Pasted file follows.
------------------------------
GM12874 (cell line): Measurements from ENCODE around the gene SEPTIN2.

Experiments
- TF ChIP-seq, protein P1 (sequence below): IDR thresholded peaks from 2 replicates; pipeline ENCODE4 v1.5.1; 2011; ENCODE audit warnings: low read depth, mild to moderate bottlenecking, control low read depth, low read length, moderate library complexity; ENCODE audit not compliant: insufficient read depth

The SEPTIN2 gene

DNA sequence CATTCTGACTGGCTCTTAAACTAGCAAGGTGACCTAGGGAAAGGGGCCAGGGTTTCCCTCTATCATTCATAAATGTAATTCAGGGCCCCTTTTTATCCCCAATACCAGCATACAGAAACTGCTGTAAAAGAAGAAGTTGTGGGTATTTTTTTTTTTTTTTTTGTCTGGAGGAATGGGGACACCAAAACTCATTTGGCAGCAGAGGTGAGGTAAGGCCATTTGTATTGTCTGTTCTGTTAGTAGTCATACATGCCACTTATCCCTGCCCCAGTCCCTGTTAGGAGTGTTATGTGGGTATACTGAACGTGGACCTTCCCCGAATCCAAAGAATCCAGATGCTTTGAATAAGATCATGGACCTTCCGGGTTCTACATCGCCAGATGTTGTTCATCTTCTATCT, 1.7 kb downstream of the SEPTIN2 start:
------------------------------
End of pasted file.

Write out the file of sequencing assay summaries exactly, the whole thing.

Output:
GM12874 (cell line): Measurements from ENCODE around the gene SEPTIN2.

Experiments
- TF ChIP-seq, protein P1 (sequence below): IDR thresholded peaks from 2 replicates; pipeline ENCODE4 v1.5.1; 2011; ENCODE audit warnings: low read depth, mild to moderate bottlenecking, control low read depth, low read length, moderate library complexity; ENCODE audit not compliant: insufficient read depth

The SEPTIN2 gene

DNA sequence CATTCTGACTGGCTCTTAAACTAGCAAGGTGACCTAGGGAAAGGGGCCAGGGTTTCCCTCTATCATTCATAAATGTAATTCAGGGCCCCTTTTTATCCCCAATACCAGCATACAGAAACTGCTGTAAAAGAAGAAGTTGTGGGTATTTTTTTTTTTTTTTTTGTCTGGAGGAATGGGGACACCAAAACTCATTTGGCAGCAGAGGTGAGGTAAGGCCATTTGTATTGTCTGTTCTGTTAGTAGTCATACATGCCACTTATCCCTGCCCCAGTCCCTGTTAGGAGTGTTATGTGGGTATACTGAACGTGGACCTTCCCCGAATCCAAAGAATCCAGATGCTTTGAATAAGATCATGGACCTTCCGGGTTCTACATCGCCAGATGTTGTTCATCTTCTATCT, 1.7 kb downstream of the SEPTIN2 start: